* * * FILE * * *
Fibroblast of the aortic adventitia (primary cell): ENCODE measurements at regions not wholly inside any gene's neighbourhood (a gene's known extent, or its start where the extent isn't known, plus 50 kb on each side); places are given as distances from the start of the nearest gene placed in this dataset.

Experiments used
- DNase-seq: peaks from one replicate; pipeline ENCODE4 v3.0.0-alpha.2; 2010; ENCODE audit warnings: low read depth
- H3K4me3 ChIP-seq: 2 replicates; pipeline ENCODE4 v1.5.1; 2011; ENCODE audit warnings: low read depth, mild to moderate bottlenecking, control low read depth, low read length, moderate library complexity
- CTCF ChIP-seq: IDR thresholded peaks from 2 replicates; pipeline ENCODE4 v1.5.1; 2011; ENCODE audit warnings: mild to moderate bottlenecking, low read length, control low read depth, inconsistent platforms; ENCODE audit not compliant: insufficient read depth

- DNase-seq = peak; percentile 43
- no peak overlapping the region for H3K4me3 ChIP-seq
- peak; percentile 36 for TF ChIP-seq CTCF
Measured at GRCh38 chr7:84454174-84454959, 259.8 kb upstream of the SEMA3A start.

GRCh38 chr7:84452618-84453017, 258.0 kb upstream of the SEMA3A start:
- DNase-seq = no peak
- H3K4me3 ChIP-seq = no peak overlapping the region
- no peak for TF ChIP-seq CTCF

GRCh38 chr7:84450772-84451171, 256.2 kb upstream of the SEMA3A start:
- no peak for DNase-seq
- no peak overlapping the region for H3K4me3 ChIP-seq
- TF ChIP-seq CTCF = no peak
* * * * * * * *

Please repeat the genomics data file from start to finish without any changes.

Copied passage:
Fibroblast of the aortic adventitia (primary cell): ENCODE measurements at regions not wholly inside any gene's neighbourhood (a gene's known extent, or its start where the extent isn't known, plus 50 kb on each side); places are given as distances from the start of the nearest gene placed in this dataset.

Experiments used
- DNase-seq: peaks from one replicate; pipeline ENCODE4 v3.0.0-alpha.2; 2010; ENCODE audit warnings: low read depth
- H3K4me3 ChIP-seq: 2 replicates; pipeline ENCODE4 v1.5.1; 2011; ENCODE audit warnings: low read depth, mild to moderate bottlenecking, control low read depth, low read length, moderate library complexity
- CTCF ChIP-seq: IDR thresholded peaks from 2 replicates; pipeline ENCODE4 v1.5.1; 2011; ENCODE audit warnings: mild to moderate bottlenecking, low read length, control low read depth, inconsistent platforms; ENCODE audit not compliant: insufficient read depth

- DNase-seq = peak; percentile 43
- no peak overlapping the region for H3K4me3 ChIP-seq
- peak; percentile 36 for TF ChIP-seq CTCF
Measured at GRCh38 chr7:84454174-84454959, 259.8 kb upstream of the SEMA3A start.

GRCh38 chr7:84452618-84453017, 258.0 kb upstream of the SEMA3A start:
- DNase-seq = no peak
- H3K4me3 ChIP-seq = no peak overlapping the region
- no peak for TF ChIP-seq CTCF

GRCh38 chr7:84450772-84451171, 256.2 kb upstream of the SEMA3A start:
- no peak for DNase-seq
- no peak overlapping the region for H3K4me3 ChIP-seq
- TF ChIP-seq CTCF = no peak